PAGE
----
According to the scientists, the 52-year-old man was chosen from among several people profiled because he was at the "onset" age for certain diseases, but was healthy in terms of biochemical parameters like blood and cholesterol count. The entire project took a period of two years of background work.

Despite the high cost of sequencing, scientists at IGIB predict that it may soon become a fairly popular procedure.

"While genome sequencing is certainly expensive now, in about five years, we can look forward to making it a common diagnostic tool. A cancer patient for instance should be able to avail this facility, and the sequencing can predict what drugs will be useful for him," Dr. Gokhale said.

In its official statement, the Ministry of Science and Technology has lauded the "unique" achievement "by a team of very young scientists". 


White gators - the rarest creatures in the world

At just a foot long, these white gators are two of the rarest creatures in the world.




They were found in swamp land by a Louisiana fisherman and have now been given a new home in a New Orleans Zoo.

Weighing in at just over 14 pounds, the creatures are not albino, but are born with a genetic condition known as leucism, which means they have a reduction in all types of skin pigment.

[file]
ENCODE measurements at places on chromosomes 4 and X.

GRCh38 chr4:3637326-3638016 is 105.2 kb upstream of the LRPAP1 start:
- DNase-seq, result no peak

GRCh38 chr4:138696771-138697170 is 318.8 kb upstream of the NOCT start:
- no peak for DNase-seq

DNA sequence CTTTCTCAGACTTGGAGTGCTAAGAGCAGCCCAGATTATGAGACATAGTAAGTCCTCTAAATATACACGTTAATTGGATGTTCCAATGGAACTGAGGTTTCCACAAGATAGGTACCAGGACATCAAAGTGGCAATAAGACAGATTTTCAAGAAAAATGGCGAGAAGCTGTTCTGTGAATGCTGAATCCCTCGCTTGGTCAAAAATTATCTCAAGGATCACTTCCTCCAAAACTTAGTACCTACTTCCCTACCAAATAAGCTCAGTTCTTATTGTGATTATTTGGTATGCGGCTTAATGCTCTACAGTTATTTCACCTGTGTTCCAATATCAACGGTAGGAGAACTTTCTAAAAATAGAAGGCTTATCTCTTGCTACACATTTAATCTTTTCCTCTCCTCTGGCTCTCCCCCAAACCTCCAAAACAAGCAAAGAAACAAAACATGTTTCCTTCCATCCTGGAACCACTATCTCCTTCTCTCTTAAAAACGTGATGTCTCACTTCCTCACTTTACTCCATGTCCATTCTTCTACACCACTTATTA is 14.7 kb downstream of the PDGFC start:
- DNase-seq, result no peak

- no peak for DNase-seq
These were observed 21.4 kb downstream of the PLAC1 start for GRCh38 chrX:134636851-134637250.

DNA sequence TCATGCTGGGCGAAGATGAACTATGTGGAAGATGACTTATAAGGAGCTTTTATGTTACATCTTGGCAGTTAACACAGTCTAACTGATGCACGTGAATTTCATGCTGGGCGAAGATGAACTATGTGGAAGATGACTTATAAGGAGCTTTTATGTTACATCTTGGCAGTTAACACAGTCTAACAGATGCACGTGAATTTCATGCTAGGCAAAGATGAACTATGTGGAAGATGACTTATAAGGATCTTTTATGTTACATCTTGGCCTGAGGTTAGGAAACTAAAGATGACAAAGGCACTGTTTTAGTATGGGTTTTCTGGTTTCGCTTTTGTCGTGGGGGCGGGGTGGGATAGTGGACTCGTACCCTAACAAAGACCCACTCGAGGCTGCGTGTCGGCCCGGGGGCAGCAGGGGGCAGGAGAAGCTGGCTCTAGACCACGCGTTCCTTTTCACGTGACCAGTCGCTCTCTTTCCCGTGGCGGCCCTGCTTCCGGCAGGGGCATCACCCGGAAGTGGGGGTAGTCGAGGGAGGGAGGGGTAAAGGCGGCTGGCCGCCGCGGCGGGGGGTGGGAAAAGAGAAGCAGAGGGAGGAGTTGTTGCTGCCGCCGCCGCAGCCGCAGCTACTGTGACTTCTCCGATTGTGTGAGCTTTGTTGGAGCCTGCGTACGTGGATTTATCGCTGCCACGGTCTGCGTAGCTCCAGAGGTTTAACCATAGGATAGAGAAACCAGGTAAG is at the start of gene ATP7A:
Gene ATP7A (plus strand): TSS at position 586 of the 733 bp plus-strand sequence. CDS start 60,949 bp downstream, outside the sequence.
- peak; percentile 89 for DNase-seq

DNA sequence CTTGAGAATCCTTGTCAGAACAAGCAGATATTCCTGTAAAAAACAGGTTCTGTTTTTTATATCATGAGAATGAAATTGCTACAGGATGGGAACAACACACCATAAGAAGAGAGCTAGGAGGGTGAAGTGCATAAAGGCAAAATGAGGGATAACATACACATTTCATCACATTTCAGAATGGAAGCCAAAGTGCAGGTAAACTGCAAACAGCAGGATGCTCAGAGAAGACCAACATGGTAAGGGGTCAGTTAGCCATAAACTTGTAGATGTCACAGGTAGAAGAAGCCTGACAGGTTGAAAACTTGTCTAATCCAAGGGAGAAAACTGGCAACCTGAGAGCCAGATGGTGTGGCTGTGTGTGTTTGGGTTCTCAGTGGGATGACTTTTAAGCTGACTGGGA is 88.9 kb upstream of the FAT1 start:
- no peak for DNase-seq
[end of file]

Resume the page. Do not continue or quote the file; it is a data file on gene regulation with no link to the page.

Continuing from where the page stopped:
Rendering them white in appearance bar a few freckles, these gators now join the other 10 white gators at Audubon Zoo, which is home to the total number known to exist in the world.


Hottest star in the galaxy pictured for the first time

One of the hottest stars in the galaxy has been discovered by astronomers.


The dying star at the centre of the Bug Nebula is 35 times hotter than the sun with a surface temperature of 200,000 degrees.

This is the first time the star has been pictured despite numerous attempts by stargazers across the world.

Astronomers at The University of Manchester's Jodrell Bank Centre for Astrophysics were amazed to find they had captured the central star using the recently refurbished Hubble Space Telescope.

The Bug Nebula is about 3500 light years away in the constellation Scorpius.